Park Police chief to testify about White House clashes

By Rob Hotakainen | 07/27/2020 07:04 AM EDT

U.S. Park Police and protesters near the White House last month.

U.S. Park Police and protesters near the White House last month. Francis Chung/E&E News

House lawmakers plan to broaden their probe of the U.S. Park Police this week after discovering that there’s no official audio recording of the department’s violent clash with protesters near the White House on June 1.

While those records are usually available for investigators who want to review police misconduct, the Park Police said its radio communications system was not working that evening, when officers used pepper bombs, smoke canisters and batons to chase out protesters and clear a path for President Trump to pose for photographs outside Lafayette Square.

For Rep. Raúl Grijalva (D-Ariz.), chairman of the House Natural Resources Committee, the explanation does not add up.


"Trump administration officials ordered the attack on clergy, nonviolent protesters and working members of the press — for the official audio record of that day to now turn up missing has every appearance of a cover-up," Grijalva told The Washington Post, which first reported the story.

Grijalva will get a chance to push for answers tomorrow when his committee holds its second hearing on the subject, titled: "Unanswered Questions About the U.S. Park Police’s June 1 Attack on Peaceful Protesters at Lafayette Square."

At the first hearing last month, Grijalva called the police actions an "indefensible attack" against protesters who were demanding justice after the Memorial Day killing of George Floyd, an unarmed Black man who died while in the custody of Minneapolis police (E&E Daily, June 30).

"Astonishingly, instead of honoring this collective outcry for justice, this administration answered demands to end police brutality with more police brutality," Grijalva said.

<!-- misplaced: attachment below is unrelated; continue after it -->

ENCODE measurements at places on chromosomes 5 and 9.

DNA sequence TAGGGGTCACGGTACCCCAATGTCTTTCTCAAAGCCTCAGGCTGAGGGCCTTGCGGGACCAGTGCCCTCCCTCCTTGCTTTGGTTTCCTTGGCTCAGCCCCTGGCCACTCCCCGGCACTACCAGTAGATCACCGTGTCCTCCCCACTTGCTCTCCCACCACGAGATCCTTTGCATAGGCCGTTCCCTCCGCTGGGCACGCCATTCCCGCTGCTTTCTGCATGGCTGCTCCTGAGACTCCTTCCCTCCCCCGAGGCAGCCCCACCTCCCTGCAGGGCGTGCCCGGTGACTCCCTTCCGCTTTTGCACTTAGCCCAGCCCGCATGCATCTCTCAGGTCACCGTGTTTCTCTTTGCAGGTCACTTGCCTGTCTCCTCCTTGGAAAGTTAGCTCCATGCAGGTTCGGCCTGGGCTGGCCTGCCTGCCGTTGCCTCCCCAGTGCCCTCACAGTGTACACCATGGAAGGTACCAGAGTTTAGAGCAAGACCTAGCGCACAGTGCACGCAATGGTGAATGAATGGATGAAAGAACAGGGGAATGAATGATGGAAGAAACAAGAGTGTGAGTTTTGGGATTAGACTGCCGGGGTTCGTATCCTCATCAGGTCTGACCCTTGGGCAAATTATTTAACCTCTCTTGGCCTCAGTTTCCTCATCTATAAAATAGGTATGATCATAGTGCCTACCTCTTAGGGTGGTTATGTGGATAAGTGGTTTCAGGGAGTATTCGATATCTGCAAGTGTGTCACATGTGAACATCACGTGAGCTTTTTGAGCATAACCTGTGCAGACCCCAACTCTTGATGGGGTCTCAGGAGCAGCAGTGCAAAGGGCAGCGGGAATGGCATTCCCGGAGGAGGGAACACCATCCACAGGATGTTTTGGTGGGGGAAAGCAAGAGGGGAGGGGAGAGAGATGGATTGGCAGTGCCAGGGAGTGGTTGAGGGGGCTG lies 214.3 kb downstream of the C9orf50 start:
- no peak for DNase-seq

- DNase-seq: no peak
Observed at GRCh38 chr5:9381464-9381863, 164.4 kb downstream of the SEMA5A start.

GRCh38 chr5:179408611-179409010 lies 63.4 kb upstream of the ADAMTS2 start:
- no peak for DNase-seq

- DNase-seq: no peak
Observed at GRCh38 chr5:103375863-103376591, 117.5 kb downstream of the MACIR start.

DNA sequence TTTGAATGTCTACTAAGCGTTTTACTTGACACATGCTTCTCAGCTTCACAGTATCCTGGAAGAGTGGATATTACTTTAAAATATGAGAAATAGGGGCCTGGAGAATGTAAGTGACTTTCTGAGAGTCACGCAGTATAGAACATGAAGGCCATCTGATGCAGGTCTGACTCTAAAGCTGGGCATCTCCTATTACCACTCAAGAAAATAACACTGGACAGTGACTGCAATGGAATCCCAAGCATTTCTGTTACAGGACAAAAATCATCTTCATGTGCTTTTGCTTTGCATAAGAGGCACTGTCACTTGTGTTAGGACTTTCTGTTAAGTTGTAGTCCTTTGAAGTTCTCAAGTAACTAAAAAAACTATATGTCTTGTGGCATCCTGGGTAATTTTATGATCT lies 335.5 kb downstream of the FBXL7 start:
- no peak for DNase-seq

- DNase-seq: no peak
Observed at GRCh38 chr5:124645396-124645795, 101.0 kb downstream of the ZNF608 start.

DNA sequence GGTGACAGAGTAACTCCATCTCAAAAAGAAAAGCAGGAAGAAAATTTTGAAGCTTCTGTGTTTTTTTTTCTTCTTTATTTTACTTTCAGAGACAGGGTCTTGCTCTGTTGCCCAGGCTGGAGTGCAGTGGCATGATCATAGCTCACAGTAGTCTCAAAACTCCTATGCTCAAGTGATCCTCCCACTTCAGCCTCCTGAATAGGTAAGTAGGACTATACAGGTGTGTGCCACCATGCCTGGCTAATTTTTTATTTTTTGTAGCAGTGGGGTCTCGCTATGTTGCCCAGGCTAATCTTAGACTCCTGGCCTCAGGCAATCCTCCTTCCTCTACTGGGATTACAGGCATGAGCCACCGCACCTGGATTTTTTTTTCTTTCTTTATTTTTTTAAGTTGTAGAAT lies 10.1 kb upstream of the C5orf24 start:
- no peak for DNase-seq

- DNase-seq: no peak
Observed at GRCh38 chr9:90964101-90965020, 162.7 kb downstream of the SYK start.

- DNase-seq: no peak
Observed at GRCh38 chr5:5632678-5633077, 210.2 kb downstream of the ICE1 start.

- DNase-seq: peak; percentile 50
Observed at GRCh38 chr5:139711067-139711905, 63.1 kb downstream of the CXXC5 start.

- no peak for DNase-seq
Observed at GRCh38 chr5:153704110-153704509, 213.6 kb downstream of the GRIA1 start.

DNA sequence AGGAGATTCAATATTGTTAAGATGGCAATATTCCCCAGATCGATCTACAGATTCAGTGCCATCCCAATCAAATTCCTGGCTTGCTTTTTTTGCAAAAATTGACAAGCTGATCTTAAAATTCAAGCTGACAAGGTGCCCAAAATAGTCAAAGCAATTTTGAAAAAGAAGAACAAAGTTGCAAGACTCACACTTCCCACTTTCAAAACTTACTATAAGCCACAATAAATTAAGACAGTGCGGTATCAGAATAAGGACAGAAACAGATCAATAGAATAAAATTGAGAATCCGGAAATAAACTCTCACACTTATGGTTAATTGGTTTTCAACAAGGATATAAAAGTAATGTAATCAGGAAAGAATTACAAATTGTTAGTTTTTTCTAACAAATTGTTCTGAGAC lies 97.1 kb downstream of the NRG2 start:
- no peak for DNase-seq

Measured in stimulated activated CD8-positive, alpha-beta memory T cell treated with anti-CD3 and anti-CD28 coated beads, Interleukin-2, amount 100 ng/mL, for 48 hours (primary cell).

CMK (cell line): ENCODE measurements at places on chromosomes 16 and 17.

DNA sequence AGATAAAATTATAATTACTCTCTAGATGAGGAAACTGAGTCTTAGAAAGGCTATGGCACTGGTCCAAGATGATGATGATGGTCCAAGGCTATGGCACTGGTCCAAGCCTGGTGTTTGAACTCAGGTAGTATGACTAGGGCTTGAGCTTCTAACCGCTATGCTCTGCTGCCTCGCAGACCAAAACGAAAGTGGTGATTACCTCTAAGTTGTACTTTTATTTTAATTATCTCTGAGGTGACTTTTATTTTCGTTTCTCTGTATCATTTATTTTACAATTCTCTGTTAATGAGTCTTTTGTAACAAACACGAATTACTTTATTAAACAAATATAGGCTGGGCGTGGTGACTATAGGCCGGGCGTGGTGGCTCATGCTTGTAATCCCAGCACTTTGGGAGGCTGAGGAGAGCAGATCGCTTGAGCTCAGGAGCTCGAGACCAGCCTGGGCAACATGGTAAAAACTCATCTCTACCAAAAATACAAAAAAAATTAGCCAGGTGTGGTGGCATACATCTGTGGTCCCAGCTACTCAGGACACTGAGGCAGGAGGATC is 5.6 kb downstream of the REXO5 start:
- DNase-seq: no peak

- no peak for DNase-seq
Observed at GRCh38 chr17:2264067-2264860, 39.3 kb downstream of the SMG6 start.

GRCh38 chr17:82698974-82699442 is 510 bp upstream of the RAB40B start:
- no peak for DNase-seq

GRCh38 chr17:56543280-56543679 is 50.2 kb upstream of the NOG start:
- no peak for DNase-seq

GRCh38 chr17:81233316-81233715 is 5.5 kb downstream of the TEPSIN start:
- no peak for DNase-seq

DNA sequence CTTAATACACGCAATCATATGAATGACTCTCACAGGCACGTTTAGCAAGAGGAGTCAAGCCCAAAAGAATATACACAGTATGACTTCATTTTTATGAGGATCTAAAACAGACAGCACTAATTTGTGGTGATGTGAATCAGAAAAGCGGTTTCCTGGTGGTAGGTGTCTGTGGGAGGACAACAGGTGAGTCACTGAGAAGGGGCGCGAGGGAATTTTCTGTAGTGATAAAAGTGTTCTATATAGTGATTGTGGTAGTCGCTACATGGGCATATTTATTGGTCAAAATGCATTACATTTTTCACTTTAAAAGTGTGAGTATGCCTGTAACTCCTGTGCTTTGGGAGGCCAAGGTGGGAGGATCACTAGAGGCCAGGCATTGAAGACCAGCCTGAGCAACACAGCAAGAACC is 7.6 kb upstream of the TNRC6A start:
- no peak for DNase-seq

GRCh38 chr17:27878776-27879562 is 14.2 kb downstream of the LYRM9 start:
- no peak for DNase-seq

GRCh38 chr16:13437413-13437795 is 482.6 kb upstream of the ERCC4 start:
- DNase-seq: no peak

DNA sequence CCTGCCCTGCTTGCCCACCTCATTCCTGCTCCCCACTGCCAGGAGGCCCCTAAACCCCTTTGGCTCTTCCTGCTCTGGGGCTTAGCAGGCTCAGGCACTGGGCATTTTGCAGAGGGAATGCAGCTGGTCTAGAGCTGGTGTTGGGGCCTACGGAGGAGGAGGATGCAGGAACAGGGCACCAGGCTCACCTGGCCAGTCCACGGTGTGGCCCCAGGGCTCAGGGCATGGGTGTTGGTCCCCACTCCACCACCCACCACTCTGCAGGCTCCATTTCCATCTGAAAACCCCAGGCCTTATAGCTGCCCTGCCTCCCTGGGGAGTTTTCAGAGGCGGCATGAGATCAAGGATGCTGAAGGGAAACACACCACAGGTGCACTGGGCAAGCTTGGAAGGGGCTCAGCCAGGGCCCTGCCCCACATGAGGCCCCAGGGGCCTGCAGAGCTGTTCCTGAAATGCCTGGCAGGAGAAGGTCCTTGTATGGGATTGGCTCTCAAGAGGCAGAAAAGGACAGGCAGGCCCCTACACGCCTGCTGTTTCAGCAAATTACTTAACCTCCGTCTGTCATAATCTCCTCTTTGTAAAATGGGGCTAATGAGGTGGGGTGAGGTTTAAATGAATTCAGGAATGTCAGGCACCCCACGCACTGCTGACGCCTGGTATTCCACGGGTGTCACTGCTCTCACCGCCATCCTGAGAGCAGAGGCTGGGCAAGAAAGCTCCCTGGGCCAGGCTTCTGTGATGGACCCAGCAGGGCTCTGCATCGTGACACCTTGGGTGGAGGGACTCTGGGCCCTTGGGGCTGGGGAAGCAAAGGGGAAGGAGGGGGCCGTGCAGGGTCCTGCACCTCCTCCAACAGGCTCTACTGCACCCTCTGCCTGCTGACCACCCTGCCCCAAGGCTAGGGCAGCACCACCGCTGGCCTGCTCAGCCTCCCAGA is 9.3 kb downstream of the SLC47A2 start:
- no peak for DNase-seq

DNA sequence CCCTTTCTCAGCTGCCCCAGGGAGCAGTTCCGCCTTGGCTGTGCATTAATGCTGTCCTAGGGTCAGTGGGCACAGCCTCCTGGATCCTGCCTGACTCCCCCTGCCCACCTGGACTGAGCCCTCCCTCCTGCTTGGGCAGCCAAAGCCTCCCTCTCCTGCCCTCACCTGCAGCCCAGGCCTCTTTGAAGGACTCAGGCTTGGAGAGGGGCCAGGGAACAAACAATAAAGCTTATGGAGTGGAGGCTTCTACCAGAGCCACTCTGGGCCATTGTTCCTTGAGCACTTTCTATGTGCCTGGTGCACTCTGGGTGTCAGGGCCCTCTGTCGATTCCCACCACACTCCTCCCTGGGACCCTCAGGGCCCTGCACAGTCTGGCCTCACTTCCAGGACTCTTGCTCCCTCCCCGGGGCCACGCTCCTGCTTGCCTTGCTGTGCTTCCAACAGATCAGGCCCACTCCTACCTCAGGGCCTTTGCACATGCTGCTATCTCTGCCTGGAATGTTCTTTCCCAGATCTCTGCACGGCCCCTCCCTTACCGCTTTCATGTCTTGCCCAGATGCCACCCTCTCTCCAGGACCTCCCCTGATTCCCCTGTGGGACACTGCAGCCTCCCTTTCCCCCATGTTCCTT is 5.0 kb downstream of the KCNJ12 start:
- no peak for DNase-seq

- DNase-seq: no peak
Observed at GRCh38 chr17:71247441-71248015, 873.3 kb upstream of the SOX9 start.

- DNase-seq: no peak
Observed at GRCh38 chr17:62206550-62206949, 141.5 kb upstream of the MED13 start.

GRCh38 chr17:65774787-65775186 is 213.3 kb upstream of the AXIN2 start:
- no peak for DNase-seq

He criticized acting Park Police Chief Gregory Monahan for skipping last month’s hearing and is hoping he shows up tomorrow to answer questions from lawmakers. A press advance sent out Friday night indicates Monahan is expected to attend the hearing.

"The American people deserve firm, clear answers from the administration about who issued what orders that day, where those orders ultimately came from and why these recordings are mysteriously unavailable," Grijalva told the Post.

The Park Police and National Park Service did not respond to requests for comment, but Park Police Lt. Jonathan Hofflinger told the Post that its problems with its equipment have been resolved.

"At the conclusion of the demonstrations, we discovered that the radio recorder was not working and did not record any transmissions," he said. "However, written radio logs were generated as a redundant practice. This recorder issue has since been rectified."

Even without the official police audio, there’s plenty of evidence for investigators.

Last month two Park Police officers were reassigned after video showed them in riot gear attacking two Australian journalists as they were doing a live television broadcast on H Street, right next to the park (Greenwire, June 4).

Schedule: The hearing is Tuesday, July 28, at 10 a.m. in 1324 Longworth via webcast.


  • Gregory Monahan, acting chief of the U.S. Park Police.
  • Adam DeMarco, District of Columbia National Guard major.